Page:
Forum: Polyculture & Niche Analysis Questions & Comments (optional)

House Wrens & Blueberries

 
 
Picture of Kathy Partridge
House Wrens & Blueberries
by Kathy Partridge - Wednesday, December 2, 2020, 8:11 PM
 

Last summer, a family of wrens set up housekeeping under the eaves of my covered shed deck. I noticed that they were spending an extraordinary amount of time perched on the trellises of my one and only garden bed (about 100 sq. ft.). For the first time, I had made an effort to really plant it as a polyculture as best I could instead of the usual rows and neat blocks of little monocultures and by July, it was a real jungle. The wrens seemed to love it and then I realized that I wasn't having much of a problem with cucumber beetles at all. I had a few, but the population never got out of hand. I finally put 2 and 2 together and realized the wrens were likely helping themselves to the crunchy little critters.

I am in the process of adding another 250 sq. ft. of bed space for next spring and I certainly want to invite my wren friends back. So I decided to do a niche analysis of the House Wren and I can certainly understand why they spent so much time in and around my trellises. I had unwittingly created the sort of leafy habitat they love for "foliage gleaning" (as allaboutbirds.com put it).

In addition, I want to finally plant some blueberries so I did a second niche analysis. I already know that my soils aren't at all suitable for blueberries, but I think I can create the right conditions with some effort. With last summer's heat and drought, the commercial blueberry season around here was a complete bust, but if I'd had my own manageable little patch to water, I think I'd have gotten a good supply into the freezer anyway. Keeping 4 - 6 bushes well watered is an entirely different proposition from the irrigating the big operations would have had to do. I'm not sure if I have room for highbush plants, but the half-highs look promising. And I will definitely have to net my patch if I expect to get any berries for myself.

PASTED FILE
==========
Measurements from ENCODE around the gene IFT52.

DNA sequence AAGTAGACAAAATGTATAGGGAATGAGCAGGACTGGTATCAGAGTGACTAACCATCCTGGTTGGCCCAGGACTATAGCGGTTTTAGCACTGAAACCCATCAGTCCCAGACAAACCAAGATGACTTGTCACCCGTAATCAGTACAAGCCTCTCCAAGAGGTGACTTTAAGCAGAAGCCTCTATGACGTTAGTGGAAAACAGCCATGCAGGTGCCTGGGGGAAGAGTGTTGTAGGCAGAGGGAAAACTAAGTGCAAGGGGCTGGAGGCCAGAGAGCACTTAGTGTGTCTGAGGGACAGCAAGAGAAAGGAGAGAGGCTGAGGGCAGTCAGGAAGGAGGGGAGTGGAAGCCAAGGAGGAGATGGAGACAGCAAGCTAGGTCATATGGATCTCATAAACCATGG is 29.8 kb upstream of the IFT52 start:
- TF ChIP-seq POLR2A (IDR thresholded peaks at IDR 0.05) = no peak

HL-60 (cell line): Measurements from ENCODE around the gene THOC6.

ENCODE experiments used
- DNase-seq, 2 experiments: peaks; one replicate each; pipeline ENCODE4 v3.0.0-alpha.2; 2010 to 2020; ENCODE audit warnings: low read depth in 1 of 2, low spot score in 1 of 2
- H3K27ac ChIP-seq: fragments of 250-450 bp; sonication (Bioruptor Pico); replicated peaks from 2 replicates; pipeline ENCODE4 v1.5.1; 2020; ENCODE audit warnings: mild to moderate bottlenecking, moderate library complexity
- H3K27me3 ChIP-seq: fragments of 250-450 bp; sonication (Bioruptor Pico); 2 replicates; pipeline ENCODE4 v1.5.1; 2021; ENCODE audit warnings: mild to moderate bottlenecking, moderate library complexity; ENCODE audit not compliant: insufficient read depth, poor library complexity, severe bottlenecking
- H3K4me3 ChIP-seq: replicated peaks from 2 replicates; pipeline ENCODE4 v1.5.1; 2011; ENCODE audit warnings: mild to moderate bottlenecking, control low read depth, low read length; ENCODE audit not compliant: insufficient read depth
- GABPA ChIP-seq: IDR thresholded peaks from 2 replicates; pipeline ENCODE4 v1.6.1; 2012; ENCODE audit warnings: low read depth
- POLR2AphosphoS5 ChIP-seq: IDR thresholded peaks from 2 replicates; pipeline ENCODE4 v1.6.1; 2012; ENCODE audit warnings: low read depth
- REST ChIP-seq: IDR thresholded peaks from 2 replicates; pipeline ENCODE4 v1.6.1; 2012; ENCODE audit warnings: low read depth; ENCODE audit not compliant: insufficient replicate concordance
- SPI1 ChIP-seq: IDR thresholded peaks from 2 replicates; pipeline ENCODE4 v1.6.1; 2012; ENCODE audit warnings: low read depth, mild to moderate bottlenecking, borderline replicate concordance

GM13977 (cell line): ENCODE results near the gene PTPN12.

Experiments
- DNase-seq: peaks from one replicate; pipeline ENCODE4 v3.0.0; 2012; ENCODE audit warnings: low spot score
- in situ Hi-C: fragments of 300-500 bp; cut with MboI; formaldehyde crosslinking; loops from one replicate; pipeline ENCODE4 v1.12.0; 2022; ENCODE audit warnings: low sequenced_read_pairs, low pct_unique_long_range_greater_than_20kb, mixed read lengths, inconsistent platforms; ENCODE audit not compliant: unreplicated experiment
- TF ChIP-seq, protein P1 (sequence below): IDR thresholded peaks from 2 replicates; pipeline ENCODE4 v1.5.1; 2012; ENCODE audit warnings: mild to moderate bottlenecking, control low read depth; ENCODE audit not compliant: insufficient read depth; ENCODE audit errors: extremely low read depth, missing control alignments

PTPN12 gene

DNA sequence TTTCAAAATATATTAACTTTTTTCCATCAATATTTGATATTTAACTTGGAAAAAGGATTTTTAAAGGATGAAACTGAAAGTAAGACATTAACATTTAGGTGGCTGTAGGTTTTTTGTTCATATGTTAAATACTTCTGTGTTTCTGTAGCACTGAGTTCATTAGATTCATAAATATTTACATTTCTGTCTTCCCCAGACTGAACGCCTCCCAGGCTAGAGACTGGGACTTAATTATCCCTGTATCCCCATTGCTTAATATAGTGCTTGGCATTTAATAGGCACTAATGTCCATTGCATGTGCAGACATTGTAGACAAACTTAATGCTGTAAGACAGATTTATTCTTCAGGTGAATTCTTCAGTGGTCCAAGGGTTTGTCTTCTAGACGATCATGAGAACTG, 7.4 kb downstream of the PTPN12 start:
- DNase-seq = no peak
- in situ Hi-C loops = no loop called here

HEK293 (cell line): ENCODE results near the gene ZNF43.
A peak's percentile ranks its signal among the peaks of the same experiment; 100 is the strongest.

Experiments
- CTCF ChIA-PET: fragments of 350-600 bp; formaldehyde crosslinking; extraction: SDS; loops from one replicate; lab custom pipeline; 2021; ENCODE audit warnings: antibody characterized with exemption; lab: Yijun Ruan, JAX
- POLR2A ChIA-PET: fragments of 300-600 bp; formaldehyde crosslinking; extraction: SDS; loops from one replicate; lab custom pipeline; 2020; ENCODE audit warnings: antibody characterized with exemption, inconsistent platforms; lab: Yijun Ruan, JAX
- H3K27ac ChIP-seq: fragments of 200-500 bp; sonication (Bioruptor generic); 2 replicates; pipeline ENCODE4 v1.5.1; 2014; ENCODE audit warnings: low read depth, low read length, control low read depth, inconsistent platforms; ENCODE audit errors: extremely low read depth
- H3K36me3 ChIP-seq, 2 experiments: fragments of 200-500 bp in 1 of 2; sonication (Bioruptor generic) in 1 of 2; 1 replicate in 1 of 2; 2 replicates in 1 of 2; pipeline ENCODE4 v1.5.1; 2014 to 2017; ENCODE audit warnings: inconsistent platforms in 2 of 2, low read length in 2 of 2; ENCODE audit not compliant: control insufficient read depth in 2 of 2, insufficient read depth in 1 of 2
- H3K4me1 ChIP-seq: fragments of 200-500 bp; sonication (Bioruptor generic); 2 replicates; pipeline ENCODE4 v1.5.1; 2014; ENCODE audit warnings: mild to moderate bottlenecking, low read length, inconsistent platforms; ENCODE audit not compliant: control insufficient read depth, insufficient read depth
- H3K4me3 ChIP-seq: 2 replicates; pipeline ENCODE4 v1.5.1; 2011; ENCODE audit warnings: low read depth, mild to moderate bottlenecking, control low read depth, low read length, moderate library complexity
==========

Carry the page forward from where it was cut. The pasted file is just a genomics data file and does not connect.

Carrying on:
Peggy Berk
Re: House Wrens & Blueberries
by Peggy Berk - Wednesday, December 2, 2020, 9:30 PM
 

The permaculture farm I visited has an nice section devoted to blueberries and other berries.  which they established in hugelkultur beds,  

I've known others who tried hugelkultur in the mountains here and didn't succeed because the gusty winds eroded the beds too quickly and they fell apart before the plants could root well enough to stem the erosion.  On this farm, they dug down and buried the bottom log layer in the ground, with the rest of the hill materials added above. It's proven to be not only structurally reliable in the intense winds they get at their 2,000+ foot elevation in the Catskills, ,  but apparently conserves a great deal of water.  They reported to me that they have never had to water them, not even in the first year.

It strikes me that with blueberries preferring very acid soil - generally a pH between 4.5 and 5.5 - the hugelkultur technique might also be a good way to contain your acidic amendments so that you don't have acid runoff into the rest of your garden where a more neutral pH is desired. 

Might be a way to go.  If you do give it a try, I'd love to hear about it!

Peggy

 

Picture of Debbie Sexsmith
Re: House Wrens & Blueberries
by Debbie Sexsmith - Friday, December 4, 2020, 11:18 PM
 

Yes I agree that you will need nets :)  We have shared our elderberries and blueberries with our bird friends for quite some time. I think they have had their fair share and its time we get some to our market or at least into jam.  Interestingly, we have a couple of bushes near the barn and they haven't found them.  The 500 bushes in the main crop garden are open game and they know of their existence.  I was thinking of trying to add other trees or plants to camouflage them but I think netting but they appear to like the plants I chose too. This way I can release the chickens in there for a spell and put some of our crops that are browsed by the deer in there too.  They inhaled our chard, beans and sweet potatoes this past year. 

We have lots of barn swallows and I they are amazing at keeping flies and mosquitos and things that bother the livestock and us in check. However, they aren't so great to have in our market area and nesting over food.  They have been coming for over a hundred years, so I need to figure out a way to coexist and still meet the increasing regulations of biosecurity.  They consider all birds pests. Thankfully, they are still just guidelines.